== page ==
Meanwhile, in the year 1815 after the close of the War of 1812, so run the reminiscences of an Iowa pioneer, Lord Selkirk arranged for the delivery of five hundred head of cattle at the colony, giving the contract to a citizen of New York. Since St. Charles, in Missouri Territory, was the nearest point at which the cattle could be obtained, the contract was sublet to "Old Dick Carr" and B. Lewis Musick. The story of their driving the herd through the Iowa country to Canada is related in the following words:
Carr and Musick were energetic men, and soon had their cattle collected, buying mostly on credit until they had completed the contract. Giles Sullivan was hired to assist in driving as far as Des Moines River. They came up the Mississippi bottom and crossed the Des Moines about where St. Francisville is now situated, and stopped for several days on the Sand Prairie, near the present village of Vincennes. Here Sullivan left them, and Carr and Musick, with other assistants, proceeded up the divide between Skunk and Des Moines Rivers, passing through String Prairie, toward Big Mound, and must have passed very near Absalom Anderson's present farm. The Indians troubled them to some extent, and succeeded in stealing some of their stock; but no serious loss was experienced. In due course of time, they reached Selkirk's settlement, where his agent, well pleased with the cattle, issued a bill of exchange for their value in the name of the original contractor. Carr and Musick made their way home, striking the Mississippi River about St. Paul, from which point they came in canoes. They handed over the draft to the contractor, who, by some sort of hocus pocus, cheated Carr and Musick out of every dollar.
John S. McCune, of St. Louis, the King of the steamboat trade, got his first start in the world by helping drive cattle from Louisiana, Mo. to the Selkirk settlement. Whether he went through with Carr and Musick, the writer is not advised; but it is certain that he p340 made some two or three trips to the Selkirk settlement as a cattle-driver when he was quite a young man.45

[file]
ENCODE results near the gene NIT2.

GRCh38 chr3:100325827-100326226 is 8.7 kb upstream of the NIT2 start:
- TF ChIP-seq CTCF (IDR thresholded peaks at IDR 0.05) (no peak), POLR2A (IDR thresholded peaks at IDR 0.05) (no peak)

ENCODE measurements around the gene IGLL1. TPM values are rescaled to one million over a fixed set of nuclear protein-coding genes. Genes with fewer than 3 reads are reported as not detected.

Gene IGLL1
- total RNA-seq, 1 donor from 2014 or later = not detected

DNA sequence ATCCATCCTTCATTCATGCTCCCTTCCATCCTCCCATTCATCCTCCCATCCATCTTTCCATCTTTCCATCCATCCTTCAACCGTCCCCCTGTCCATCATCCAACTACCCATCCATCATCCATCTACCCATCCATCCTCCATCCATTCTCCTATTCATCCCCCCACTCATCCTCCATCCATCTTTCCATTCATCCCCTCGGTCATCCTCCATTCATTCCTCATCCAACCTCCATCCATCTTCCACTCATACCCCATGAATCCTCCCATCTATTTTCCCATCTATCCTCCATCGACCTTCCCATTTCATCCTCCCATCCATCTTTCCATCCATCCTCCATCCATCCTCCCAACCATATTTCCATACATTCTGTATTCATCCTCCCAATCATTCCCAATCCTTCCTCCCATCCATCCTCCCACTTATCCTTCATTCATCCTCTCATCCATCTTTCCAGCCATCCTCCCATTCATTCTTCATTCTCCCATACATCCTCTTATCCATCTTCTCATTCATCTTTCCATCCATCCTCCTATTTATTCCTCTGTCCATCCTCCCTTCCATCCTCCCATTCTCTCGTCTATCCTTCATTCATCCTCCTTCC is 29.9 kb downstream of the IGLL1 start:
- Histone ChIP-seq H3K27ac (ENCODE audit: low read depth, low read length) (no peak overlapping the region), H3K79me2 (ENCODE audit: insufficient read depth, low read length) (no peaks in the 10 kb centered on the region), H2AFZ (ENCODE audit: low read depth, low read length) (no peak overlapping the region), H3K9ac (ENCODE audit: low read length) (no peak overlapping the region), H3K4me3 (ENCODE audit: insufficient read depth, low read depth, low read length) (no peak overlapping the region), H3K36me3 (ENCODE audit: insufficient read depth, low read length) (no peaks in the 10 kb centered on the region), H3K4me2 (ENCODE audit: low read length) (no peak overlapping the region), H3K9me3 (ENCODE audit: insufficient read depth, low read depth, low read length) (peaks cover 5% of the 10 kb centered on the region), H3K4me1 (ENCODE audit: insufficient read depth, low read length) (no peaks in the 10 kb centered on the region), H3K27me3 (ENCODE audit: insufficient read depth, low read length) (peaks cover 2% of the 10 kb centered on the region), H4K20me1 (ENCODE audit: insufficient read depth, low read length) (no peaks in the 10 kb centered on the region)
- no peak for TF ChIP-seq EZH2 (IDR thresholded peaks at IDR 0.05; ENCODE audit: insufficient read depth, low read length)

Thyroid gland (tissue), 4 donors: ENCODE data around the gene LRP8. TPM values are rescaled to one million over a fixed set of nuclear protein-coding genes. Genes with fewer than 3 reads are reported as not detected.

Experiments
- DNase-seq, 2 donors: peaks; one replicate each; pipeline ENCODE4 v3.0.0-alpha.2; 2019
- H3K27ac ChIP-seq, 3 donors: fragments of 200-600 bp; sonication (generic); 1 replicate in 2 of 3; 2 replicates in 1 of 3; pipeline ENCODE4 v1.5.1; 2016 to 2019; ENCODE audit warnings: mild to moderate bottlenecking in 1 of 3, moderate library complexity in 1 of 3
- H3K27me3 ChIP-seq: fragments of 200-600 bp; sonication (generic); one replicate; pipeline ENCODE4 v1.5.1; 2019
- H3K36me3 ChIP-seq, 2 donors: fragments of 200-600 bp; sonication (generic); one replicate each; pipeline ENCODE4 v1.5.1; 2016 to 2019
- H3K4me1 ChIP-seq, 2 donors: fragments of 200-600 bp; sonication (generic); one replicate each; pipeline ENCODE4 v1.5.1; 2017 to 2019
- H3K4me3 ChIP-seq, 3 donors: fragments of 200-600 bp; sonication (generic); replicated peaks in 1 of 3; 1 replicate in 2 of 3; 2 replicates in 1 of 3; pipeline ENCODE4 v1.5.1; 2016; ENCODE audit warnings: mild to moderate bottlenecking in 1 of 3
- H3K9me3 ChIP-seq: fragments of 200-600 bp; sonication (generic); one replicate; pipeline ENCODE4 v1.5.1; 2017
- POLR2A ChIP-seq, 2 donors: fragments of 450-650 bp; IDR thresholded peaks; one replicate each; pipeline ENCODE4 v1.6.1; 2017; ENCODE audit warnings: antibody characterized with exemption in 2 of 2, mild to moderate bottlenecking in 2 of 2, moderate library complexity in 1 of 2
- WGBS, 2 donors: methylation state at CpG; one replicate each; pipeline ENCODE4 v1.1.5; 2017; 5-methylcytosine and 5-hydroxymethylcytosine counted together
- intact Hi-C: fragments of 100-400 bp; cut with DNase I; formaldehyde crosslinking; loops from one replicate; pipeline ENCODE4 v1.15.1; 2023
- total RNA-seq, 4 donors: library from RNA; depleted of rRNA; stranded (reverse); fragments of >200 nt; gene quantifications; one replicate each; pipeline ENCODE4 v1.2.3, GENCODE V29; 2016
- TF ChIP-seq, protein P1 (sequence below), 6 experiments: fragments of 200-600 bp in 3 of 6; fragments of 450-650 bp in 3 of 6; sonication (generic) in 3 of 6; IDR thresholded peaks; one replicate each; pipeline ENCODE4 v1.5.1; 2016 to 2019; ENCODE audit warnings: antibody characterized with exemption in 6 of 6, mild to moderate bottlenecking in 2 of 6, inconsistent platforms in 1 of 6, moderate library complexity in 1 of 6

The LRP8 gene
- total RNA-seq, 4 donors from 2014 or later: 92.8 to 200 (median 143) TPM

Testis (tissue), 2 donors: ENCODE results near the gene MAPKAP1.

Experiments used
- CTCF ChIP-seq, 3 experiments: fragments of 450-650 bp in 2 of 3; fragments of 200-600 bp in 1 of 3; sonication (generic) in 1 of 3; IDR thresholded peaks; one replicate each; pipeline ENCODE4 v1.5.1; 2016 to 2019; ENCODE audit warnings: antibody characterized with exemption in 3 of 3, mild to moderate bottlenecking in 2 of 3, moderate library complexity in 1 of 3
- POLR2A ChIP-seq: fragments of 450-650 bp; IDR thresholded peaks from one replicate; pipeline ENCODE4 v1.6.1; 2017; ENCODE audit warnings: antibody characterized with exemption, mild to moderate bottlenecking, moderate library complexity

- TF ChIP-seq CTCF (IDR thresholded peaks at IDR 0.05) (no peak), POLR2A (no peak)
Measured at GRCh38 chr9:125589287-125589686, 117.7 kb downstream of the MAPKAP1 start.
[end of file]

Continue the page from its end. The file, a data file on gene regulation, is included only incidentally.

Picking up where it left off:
Other records substantiate the statement that commerce was carried on between the Selkirk colony on the Red River and the American frontier settlements in Missouri by way of the Iowa wilderness. Early in the fall of 1821 another "herd of cattle, mostly cows, arrived from the State of Missouri, in charge of a party of armed drovers, and were distributed in the Spring of 1822 among the Swiss settlers. This distribution of cattle, which had been contracted for by Lord Selkirk before his death, was all that had been done for the colonists in fulfillment of the pledges made them before their departure from Europe." On their return to Missouri the drovers were permitted to take along five disappointed families — indeed, their glowing descriptions of Missouri induced several other families to abandon Lord Selkirk's Colony in 1823.46 Another interesting reminder of the relations between the far-away Canadian settlement and the nearest American pioneers is a map of Iowa Territory showing "Dixon and McKnight's route to Pembina Settlements in 1822". These men ascended the valleys of the Des Moines and its tributary, the Raccoon, proceeded almost straight northward along the divide between Spirit Lake and the headwaters of the Des Moines to the sources of the St. Peter's Red rivers, and then descended the valley of the Red River to Pembina.47